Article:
Album of the Day: Romare, “Love Songs: Part Two”

If the satirical quip “everyone’s a DJ” is true, then it also stands to reason that it’s just a matter of time before everyone’s an EDM producer too. Though a career in nightlife, like any other “creative” job, can be often a nauseating farce of self-congratulation, there are still times when the process leads to vibrant and inspired work. Case in point: London-based dance producer Romare, who started his career as a cut-and-paste renderer of archived blues, gospel, and soul. On his first three releases, Romare navigated stacks of these samples, embellishing them with deep, lurching beats to create moody, downtempo sounds. On November’s Love Songs: Part Two, Romare’s second full-length, he expands both conceptually (“every nook and cranny of the romantic impulse,” reads the album’s copy) and compositionally, leaning less on borrowed music in favor of building tracks with an array of live instruments.

One of Romare’s most common construction methods is to anchor melodies in pronounced vocal samples. On “All Night,” it’s a raspy blues wail that has the same immediacy as Moby circa Play. On “Je T’aime” and “Come Close to Me,” the melodies have the same ebb and flow as a murmuring Four Tet track. On his previous efforts, Romare used vocal melodies to guide and inform the remaining rhythmic elements. On tracks like “Honey” and “New Love,” however, Romare uses vocals unpredictably, as a foil for the rhythms rather than a lead. This subtle compositional growth, and the songs that result, make Love Songs: Part Two feel refreshingly expansive.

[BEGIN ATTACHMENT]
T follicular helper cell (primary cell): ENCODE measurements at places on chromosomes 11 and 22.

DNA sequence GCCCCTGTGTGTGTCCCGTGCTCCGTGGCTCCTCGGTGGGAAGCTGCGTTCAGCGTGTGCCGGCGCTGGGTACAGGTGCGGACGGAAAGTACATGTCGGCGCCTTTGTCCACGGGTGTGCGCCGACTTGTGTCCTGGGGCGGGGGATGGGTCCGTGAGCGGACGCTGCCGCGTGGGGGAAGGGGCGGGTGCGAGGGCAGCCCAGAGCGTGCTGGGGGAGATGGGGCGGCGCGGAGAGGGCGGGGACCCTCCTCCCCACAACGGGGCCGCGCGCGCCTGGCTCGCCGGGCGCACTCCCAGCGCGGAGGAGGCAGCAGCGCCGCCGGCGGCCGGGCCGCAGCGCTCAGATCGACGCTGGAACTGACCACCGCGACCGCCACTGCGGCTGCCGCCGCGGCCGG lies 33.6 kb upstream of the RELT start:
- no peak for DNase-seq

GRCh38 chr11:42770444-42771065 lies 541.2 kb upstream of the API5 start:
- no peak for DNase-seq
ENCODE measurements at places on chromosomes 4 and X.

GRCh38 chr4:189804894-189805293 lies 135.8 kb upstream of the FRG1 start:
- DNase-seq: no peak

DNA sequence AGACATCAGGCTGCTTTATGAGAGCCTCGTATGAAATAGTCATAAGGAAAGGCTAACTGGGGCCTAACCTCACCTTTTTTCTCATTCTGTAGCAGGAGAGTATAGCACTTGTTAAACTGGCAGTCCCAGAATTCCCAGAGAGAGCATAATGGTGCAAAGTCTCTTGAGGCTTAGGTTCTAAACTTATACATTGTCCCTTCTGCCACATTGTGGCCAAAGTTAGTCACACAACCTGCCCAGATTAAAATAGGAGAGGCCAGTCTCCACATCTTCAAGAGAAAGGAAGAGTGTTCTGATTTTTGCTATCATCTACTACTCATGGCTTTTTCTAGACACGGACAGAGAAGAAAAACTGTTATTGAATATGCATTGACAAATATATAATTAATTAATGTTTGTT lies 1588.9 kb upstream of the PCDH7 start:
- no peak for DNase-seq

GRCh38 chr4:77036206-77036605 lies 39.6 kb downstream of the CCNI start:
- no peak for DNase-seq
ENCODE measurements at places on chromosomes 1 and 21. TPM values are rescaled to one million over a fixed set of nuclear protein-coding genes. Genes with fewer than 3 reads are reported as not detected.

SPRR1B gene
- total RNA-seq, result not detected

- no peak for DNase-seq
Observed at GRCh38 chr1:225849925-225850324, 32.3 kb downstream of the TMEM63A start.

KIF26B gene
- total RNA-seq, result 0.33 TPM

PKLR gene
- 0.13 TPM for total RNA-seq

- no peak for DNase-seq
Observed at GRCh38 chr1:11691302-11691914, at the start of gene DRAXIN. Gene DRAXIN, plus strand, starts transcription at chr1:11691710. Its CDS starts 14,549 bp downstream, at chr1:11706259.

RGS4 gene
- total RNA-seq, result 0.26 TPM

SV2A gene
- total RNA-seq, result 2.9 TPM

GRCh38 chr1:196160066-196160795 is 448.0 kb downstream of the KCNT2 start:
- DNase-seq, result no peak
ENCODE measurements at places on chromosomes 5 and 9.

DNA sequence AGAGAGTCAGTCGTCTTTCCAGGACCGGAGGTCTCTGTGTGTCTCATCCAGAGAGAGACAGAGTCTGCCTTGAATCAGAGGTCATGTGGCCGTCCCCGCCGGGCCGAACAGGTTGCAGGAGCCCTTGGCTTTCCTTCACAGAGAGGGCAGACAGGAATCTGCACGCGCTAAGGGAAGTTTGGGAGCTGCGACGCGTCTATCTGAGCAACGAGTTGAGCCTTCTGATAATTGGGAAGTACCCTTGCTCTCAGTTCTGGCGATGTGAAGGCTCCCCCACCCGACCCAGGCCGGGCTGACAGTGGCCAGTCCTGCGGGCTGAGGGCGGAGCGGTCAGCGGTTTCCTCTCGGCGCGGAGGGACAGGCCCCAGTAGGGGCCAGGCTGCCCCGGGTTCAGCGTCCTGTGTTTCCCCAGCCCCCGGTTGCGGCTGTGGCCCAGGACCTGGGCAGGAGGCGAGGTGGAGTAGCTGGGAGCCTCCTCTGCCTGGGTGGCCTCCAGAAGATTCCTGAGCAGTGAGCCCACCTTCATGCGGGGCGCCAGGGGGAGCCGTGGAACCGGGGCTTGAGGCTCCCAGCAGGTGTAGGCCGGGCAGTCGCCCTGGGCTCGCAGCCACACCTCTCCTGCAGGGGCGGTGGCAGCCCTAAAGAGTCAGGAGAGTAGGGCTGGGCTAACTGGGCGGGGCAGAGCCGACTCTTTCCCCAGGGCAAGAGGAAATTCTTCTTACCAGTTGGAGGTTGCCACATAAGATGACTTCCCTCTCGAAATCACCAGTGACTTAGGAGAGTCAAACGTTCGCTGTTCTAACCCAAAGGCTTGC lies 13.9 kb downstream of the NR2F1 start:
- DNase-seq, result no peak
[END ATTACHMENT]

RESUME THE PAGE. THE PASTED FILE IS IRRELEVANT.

Conceptually, Romare’s exploration of love yields a few different interpretations on the theme. On opener “Who To Love?”, he leaves things open-ended; on “Who Loves You?” he scratches at uncertainty, loneliness, and anxiety, fusing urgent bass thumps with sinister string layers. On “Come Close to Me,” an album standout and possibly Romare’s finest track to date, he offers an enveloping atmosphere of keyboards and swelling synth loops, equally seductive and elegant, as a way of conjuring the idea of intimacy.

More often than not, Part Two strikes bass-charged electronic dance gold. Love Songs: Part Two is an endearing and rewarding milestone on Romare’s journey as an artist, bringing theme and composition into harmony. If we must abide another DJ-turned-producer (and we must), a bid of good faith to Romare feels safe.

—Joseph Darling

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